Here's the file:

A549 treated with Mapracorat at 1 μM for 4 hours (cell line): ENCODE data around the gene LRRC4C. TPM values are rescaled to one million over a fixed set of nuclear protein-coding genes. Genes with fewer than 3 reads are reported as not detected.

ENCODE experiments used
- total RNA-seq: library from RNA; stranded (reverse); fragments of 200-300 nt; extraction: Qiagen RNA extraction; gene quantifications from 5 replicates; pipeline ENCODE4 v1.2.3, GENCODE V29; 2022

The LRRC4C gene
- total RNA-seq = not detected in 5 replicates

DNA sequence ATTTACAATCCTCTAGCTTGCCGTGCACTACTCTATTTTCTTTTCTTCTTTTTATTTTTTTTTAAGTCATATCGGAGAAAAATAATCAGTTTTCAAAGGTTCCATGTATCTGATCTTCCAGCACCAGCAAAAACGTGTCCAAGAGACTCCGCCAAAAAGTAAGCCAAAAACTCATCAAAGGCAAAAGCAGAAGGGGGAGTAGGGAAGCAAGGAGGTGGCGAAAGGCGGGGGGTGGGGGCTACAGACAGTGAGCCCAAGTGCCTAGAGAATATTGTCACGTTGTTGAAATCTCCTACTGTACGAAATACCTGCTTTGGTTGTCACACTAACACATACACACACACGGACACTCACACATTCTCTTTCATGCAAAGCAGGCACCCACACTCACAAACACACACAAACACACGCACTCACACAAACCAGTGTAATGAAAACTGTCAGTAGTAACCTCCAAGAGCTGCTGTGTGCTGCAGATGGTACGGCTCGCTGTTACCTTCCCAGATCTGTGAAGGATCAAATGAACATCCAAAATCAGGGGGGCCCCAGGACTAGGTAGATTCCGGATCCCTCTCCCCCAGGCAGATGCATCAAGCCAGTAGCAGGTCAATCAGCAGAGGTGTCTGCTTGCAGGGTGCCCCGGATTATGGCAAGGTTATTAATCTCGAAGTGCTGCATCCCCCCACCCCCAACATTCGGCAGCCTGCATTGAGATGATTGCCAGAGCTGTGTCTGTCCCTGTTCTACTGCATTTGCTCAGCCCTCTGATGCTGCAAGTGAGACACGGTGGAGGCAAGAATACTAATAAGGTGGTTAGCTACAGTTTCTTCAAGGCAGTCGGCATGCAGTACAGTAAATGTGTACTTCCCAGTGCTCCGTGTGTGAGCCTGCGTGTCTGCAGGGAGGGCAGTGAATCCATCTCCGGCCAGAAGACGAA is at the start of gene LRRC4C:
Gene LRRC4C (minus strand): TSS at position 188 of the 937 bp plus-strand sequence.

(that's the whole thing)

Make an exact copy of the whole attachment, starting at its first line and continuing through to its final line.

A549 treated with Mapracorat at 1 μM for 4 hours (cell line): ENCODE data around the gene LRRC4C. TPM values are rescaled to one million over a fixed set of nuclear protein-coding genes. Genes with fewer than 3 reads are reported as not detected.

ENCODE experiments used
- total RNA-seq: library from RNA; stranded (reverse); fragments of 200-300 nt; extraction: Qiagen RNA extraction; gene quantifications from 5 replicates; pipeline ENCODE4 v1.2.3, GENCODE V29; 2022

The LRRC4C gene
- total RNA-seq = not detected in 5 replicates

DNA sequence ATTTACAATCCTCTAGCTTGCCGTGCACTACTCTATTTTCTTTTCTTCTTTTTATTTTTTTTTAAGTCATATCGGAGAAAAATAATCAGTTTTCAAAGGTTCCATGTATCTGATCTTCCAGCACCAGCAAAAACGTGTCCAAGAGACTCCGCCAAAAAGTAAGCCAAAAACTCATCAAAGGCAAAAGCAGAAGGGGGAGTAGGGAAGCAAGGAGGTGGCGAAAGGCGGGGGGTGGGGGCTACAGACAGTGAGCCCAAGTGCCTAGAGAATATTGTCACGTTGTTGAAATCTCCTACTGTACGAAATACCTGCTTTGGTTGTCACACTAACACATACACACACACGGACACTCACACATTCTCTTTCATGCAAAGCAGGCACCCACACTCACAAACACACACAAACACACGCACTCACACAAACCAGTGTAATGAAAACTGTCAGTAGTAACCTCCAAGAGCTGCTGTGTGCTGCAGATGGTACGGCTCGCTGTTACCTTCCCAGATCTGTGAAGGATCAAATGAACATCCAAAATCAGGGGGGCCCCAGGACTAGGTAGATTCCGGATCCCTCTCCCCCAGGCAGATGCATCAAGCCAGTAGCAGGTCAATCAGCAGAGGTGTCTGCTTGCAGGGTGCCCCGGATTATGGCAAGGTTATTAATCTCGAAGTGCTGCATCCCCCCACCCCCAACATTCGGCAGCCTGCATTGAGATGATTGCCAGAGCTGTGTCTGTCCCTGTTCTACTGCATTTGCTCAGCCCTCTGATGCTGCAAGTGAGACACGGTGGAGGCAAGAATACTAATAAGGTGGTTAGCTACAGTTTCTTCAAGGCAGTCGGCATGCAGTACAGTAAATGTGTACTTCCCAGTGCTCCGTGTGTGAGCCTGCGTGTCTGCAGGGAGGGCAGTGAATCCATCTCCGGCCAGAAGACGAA is at the start of gene LRRC4C:
Gene LRRC4C (minus strand): TSS at position 188 of the 937 bp plus-strand sequence.